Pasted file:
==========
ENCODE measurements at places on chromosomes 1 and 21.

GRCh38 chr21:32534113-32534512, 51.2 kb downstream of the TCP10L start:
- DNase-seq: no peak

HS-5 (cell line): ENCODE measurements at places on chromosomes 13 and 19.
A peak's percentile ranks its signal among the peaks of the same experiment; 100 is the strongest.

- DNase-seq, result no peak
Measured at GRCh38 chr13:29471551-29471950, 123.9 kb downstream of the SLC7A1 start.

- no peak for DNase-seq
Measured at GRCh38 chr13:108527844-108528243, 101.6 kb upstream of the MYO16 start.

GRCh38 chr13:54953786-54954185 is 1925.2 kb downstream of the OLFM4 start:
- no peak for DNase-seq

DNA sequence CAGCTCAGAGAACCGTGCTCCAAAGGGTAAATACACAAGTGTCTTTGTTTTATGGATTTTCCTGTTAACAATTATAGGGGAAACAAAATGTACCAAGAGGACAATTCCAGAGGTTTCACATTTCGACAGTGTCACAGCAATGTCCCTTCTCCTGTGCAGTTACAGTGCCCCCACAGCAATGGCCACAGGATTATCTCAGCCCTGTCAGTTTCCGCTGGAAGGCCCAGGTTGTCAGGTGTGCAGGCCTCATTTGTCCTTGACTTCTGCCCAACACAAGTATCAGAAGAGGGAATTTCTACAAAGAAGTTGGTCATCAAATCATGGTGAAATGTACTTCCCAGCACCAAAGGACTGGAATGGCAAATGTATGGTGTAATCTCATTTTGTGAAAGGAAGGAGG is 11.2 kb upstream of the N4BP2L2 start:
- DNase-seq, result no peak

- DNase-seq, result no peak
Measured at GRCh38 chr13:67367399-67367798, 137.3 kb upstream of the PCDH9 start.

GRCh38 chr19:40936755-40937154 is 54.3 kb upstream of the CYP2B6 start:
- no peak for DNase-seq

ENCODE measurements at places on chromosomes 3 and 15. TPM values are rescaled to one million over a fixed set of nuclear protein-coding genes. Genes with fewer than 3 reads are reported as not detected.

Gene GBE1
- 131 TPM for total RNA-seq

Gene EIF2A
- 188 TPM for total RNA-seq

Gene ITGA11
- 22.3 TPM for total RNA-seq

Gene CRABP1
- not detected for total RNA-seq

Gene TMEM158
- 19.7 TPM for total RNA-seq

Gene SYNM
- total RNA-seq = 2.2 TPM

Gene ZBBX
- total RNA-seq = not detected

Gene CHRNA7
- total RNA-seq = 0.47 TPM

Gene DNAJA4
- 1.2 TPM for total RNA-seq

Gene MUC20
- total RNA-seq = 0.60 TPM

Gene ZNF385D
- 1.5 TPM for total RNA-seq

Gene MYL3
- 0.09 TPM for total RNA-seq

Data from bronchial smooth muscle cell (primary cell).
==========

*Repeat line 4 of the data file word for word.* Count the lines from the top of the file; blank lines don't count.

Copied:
HS-5 (cell line): ENCODE measurements at places on chromosomes 13 and 19.